At press time, the Rules Committee was still combing through proposed amendments to the lobbying bill. On a parallel track, Speaker Dennis Hastert (R-Ill.) and Majority Leader John Boehner (R-Ohio) were in the midst of intense negotiations with Appropriations Chairman Jerry Lewis (R-Calif.) over the scope of the measure’s earmark reform provisions.
Members and aides close to those negotiations said Wednesday evening that a deal between the leadership and appropriators was possible but that it was more likely that talks would continue today.
While the reform package includes sections dealing with 527 reform, privately funded travel and lobbying disclosure, the issue of earmarks stopped the entire measure in its tracks Tuesday when Lewis and his fellow appropriators demanded that earmark reforms also apply to narrow provisions in authorizing and tax bills.
“If this is good for the Appropriations Committee, it’s good for everyone else,” said Rep. Mike Simpson (R-Idaho), an appropriator. “There’s also a concern that we’ve put earmark reform in with lobbying and ethics reform as though earmarking is unethical. It’s not.”
Lewis threatened to vote against the rule on the lobbying bill, and he had the backing of the majority of Republican appropriators, several Members said. But if the leadership consents to Lewis’ demands and expands the scope of the bills, other chairmen of affected committees could revolt.
Boehner began discussions with other committee chairmen Wednesday on the idea of broadening earmark reform, but it was not clear how they would react if they were forced to justify individual projects and publicly disclose their sponsors the way appropriators will be asked to do.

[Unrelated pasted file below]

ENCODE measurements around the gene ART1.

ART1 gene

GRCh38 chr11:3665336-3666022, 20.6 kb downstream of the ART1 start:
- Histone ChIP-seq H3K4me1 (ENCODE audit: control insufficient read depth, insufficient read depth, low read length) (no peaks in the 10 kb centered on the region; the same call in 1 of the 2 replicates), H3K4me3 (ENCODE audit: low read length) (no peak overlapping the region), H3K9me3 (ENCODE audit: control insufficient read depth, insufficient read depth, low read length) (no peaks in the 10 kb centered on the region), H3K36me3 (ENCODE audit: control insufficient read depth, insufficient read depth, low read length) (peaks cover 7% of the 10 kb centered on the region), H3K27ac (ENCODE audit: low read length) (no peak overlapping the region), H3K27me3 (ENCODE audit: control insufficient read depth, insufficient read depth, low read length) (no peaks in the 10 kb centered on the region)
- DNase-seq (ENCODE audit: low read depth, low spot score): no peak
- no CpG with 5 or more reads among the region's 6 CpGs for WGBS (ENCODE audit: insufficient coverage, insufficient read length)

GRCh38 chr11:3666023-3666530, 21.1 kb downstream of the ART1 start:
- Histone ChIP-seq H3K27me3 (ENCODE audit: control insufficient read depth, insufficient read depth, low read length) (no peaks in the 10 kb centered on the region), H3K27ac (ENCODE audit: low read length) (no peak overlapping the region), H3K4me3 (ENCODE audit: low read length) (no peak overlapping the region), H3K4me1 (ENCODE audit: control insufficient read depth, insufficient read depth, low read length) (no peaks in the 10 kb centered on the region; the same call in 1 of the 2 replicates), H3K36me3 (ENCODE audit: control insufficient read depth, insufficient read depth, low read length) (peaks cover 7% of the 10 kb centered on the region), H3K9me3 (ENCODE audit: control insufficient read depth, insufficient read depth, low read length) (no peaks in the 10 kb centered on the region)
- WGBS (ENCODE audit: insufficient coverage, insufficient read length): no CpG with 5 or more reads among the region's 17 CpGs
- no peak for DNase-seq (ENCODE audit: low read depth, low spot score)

Asked what he thought of Lewis’ earmark proposal, Transportation and Infrastructure Chairman Don Young (R-Alaska) said, “I’m against the whole bill.”
Rep Tom Petri (R-Wis.), a senior member of the Transportation panel, pointed out that the sponsors of transportation earmarks are usually easy to determine because the location of projects is no secret and because Members usually brag publicly about the earmarks they’ve secured.
“On first blush, it doesn’t require us to do anything differently,” Petri said, adding that there has been no real discussion of Lewis’ proposal among his panel’s members.
Ways and Means Chairman Bill Thomas (R-Calif.) declined to comment on whether such reforms should apply to his tax bills.
Beyond his fellow chairmen, Lewis’ stand has split the Republican Conference along several fault lines.
Rep. Jeff Flake (R-Ariz.), a longtime reform supporter, said he believed that Lewis was deliberately trying to sink any kind of earmark legislation with a “poison pill.”
“The appropriators know that if they broaden it out they get a lot more people opposed to it,” Flake said.
Republican Study Committee Chairman Mike Pence (Ind.) made similar points Wednesday, suggesting that getting earmark reform now on appropriations bills would be better than nothing.
But not everyone in the RSC agrees. At the conservative group’s Wednesday meeting there was a split between Members who agreed with Pence and those who thought the RSC should endorse the idea of expanding the scope of earmark reform.